NIGHTLY BUSINESS REPORT for July 22, 2016, PBS - Part 1



Harwood, Kate Rogers (NYSE:ROG), Phil LeBeau, Julia Boorstin>

Products; Safety>

ANNOUNCER: This is NIGHTLY BUSINESS REPORT with Tyler Mathisen and Sue Herera.

SUE HERERA, NIGHTLY BUSINESS REPORT ANCHOR: Record level. The S&P 500 finishes the week with an all-time high. But can the rally drivers continue to carry the market higher?

TYLER MATHISEN, NIGHTLY BUSINESS REPORT ANCHOR: Economic bellwether. What GE`s profit forecast tells us about the state of the American economy.

HERERA: Real risk. As vehicles more connected, automakers working to keep hackers away from your car.

All that and more tonight on NIGHTLY BUSINESS REPORT Friday, July 22nd.

MATHISEN: Good evening, everyone, and welcome.

Blue chip stocks closed at another record today. The S&P 500 index, the broadest measure of large company performance, gained 0.5 percent to cap off a week when multiple records were set. Surprisingly good earnings gave stocks a lift, so did some positive economic reports this week. Volume was light.

Stocks overcame news around midday eastern time of a mass shooting in and around a major shopping mall in Munich, Germany. By early evening in the U.S., police there said at least eight were dead. The whereabouts of the gunman or gunmen was unknown. German officials suspect a terror attack.

In a world where this sort of news has become disturbingly routine, U.S. investors held firm to their buying bias. The blue chip Dow index gained 53 to 18,570, the NASDAQ added 26, and the S&P 500 closed up 9 to a record of 2,175. For the week, all of the major indexes finished higher.

HERERA: So, what`s been driving the market higher? And is there more room to run?

It`s a question investors are asking and Mike Santoli looks for answers.


MIKE SANTOLI, NIGHTLY BUSINESS REPORT CORRESPONDENT: At least four major arguments have been playing out in the market`s favor. The question now, can they all continue to carry stocks higher?

The first rationale for the rally, that the economy and corporate earnings are getting better, the U.S. economy has been improving notably across several fronts, including retail sales and industrial production. Three- quarters of all companies are exceeding expectations for second quarter results, and analysts project a return to profit growth in the back-half of this year, after five quarters of declines. But had this improvement already been priced in by the market?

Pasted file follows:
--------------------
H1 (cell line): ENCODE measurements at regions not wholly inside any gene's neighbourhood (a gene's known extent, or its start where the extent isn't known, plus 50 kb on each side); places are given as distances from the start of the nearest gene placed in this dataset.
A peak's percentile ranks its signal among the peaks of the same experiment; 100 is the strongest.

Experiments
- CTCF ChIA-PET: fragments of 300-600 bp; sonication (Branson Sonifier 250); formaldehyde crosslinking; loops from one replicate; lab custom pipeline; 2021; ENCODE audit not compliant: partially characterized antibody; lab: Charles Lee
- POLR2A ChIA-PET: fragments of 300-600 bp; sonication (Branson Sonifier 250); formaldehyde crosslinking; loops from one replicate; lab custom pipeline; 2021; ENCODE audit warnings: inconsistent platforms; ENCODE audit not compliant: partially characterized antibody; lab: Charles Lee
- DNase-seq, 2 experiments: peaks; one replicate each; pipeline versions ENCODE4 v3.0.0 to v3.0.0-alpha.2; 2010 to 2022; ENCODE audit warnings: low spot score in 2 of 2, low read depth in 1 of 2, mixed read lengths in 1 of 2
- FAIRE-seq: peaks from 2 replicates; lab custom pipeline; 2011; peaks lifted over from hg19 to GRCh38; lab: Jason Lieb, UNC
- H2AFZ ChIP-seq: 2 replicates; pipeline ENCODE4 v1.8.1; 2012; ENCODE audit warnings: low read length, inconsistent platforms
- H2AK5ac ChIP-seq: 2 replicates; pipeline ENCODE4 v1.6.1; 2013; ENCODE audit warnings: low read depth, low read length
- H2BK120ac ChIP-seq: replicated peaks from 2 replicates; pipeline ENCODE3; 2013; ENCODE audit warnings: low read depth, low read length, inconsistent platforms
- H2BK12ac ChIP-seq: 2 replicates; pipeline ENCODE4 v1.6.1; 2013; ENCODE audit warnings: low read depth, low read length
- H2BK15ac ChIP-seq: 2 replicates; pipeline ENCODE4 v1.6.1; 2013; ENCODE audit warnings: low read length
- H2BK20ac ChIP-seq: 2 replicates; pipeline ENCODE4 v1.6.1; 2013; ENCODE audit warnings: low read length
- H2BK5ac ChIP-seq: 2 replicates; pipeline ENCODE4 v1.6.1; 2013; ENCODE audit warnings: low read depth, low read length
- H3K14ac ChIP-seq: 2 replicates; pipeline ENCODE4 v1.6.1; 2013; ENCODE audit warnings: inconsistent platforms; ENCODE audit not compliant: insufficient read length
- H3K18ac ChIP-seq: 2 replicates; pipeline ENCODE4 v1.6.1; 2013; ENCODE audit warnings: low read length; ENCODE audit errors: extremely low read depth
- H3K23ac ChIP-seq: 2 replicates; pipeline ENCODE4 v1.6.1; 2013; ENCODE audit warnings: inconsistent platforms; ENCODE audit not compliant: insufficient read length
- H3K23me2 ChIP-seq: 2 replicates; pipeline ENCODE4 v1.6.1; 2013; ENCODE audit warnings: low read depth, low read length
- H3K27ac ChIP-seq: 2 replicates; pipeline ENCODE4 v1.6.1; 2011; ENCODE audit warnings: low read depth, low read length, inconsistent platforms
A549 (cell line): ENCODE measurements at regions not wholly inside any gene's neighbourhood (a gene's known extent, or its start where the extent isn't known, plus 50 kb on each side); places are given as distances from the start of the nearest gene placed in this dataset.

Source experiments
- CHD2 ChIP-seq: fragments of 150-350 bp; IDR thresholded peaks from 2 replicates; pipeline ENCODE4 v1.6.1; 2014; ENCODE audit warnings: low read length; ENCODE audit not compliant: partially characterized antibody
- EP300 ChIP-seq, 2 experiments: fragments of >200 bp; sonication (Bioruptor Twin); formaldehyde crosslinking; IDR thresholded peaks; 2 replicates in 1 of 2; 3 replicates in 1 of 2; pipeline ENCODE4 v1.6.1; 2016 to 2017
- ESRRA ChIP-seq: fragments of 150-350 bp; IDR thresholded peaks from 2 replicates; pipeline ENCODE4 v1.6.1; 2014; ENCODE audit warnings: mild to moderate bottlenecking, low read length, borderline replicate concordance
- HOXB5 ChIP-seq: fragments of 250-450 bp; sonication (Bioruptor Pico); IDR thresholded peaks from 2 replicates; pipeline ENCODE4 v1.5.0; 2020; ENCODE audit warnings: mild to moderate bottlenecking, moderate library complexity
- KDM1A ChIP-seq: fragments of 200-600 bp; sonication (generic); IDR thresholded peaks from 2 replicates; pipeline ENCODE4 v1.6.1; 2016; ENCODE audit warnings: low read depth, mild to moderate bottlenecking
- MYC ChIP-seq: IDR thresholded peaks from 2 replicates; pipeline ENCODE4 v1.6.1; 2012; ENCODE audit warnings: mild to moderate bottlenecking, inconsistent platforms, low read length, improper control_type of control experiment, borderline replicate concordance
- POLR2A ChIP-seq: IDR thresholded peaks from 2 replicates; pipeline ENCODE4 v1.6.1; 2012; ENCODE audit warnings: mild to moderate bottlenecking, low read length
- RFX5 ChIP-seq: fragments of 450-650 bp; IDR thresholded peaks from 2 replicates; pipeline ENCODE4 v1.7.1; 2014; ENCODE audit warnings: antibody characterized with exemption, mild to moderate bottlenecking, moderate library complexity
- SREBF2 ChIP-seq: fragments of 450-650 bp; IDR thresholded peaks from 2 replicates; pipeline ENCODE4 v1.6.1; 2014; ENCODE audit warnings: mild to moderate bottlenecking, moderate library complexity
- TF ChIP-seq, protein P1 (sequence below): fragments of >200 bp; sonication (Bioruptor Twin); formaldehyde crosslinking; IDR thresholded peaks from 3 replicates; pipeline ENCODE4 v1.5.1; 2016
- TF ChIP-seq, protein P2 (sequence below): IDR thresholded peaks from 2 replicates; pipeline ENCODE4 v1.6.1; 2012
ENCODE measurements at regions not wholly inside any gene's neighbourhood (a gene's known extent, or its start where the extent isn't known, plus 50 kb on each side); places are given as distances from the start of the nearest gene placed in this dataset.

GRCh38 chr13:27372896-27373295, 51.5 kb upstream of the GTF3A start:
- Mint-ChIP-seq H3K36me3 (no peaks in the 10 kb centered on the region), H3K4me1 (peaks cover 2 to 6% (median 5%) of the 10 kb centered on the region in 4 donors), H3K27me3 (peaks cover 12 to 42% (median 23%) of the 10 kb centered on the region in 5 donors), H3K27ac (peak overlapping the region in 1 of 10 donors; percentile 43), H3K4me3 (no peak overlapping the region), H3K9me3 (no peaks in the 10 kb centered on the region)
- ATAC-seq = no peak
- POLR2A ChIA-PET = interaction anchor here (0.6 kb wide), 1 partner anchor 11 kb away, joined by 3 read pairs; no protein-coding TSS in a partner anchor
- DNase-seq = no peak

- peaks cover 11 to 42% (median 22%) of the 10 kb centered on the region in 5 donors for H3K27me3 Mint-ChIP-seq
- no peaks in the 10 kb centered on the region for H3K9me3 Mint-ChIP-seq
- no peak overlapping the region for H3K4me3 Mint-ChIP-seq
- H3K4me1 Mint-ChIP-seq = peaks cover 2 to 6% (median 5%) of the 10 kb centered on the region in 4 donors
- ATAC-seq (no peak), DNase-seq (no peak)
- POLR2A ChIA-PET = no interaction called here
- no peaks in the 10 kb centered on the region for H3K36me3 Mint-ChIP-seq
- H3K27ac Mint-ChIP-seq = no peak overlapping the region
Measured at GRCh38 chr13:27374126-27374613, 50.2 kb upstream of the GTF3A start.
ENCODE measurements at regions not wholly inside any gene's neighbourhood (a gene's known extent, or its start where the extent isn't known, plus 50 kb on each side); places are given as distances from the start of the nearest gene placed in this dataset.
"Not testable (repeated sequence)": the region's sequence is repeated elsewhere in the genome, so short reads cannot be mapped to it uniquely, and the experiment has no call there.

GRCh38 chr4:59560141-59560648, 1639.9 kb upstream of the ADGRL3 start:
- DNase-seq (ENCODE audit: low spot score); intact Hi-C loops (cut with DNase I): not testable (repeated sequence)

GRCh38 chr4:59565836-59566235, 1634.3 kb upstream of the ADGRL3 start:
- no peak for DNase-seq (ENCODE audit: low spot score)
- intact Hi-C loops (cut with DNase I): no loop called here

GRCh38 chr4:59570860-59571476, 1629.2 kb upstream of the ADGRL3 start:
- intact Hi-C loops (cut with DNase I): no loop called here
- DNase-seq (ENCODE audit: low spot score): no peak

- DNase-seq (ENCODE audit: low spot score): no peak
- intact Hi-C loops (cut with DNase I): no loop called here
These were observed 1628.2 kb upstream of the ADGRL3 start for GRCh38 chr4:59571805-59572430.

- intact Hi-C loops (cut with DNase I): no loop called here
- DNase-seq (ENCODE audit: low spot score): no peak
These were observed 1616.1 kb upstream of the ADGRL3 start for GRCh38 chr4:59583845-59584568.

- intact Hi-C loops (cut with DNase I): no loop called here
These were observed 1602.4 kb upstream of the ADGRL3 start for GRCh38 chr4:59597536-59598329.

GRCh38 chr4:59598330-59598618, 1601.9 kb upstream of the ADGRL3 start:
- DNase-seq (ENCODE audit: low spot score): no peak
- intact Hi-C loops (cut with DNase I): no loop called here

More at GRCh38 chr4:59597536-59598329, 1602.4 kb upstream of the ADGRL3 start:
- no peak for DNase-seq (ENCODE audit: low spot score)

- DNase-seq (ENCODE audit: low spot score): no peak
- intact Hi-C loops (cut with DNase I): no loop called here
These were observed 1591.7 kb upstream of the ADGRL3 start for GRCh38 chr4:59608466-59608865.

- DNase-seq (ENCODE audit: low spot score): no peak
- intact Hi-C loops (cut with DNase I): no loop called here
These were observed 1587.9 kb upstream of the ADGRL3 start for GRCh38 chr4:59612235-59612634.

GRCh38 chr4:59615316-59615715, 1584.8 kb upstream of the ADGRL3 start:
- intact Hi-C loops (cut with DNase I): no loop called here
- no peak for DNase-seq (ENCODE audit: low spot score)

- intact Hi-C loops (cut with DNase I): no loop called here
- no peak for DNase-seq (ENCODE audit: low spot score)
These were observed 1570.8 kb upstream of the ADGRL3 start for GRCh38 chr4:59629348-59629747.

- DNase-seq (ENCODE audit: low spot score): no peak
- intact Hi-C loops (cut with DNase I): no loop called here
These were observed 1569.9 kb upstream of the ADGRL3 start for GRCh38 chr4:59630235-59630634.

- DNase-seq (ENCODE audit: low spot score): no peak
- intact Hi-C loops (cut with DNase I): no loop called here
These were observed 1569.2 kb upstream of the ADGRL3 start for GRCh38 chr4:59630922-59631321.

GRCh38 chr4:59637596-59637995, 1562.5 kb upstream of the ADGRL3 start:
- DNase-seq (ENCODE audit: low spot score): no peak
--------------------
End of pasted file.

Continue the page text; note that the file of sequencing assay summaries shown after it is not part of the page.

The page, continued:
Number two technical market indicators are flashing a green light. A breakout to a new high a more than a year in the red has been quite a positive setup in the past. An unusually broad selection of stocks has been contributes to this rally. Also a plus. Still, some market watchers say this is a place for a pause or a pullback because of rapid gains in a short span of time.

A third point, stocks offer income in a low dividend world. The dividend yield in the S&P 500 has exceeded that of 10-year treasuries for months now. This has led to mad chase for income by out-based for months now. Especially those stocks perceived to be stable and not exposed to global economic forces. The treasury yields had begun to rise a bit from recent lows and more of the same could make these popular dividend plays appear overpriced.

Fourth, the Fed is acting friendly. Market expectations for another interest rate boost have waned in the last several weeks. A sidelined Fed combined with a U.S. economic upturn is a rare combination that support stocks.

Will the Fed soon seize on better data to try for another rate boost by September? If so, markets would likely face an uncomfortable adjustment. Hints could come next week when Fed policymakers meet.

Taken together, these factors seem to justify stocks` recent run, but each of these arguments will likely face at least a test in coming weeks just as the seasonal pattern for markets turn a bit less favorable come August.

For NIGHTLY BUSINESS REPORT, I`m Mike Santoli at the New York Stock Exchange.


MATHISEN: Well, today, we got even more quarterly results. General Electric (NYSE:GE) issued better than expected earnings in revenue and affirmed its operating forecast for the year. But shares of the widely held stock fell on a drop in orders for the second quarter.

Dominic Chu has more now on GE, a company considered a bellwether for the broader economy.


DOMINIC CHU, NIGHTLY BUSINESS REPORT CORRESPONDENT: The General Electric (NYSE:GE) of today looks a lot different than the GE consumers and investors knew just about a decade ago, and for good reason. The company has gone to great lengths to reinvent and reposition itself as more of an industrial company and less of a financial one. And that transformation is still in the process of playing out.

Over the past few years, GE has focused more on developing the parts of the business that focus on power generation and utilities, oil and gas, aviation and transportation among those industries. Making things like turbines that create electricity also natural gas pipeline components, jet engines and trains that haul all kinds of goods. And that`s just to name a few.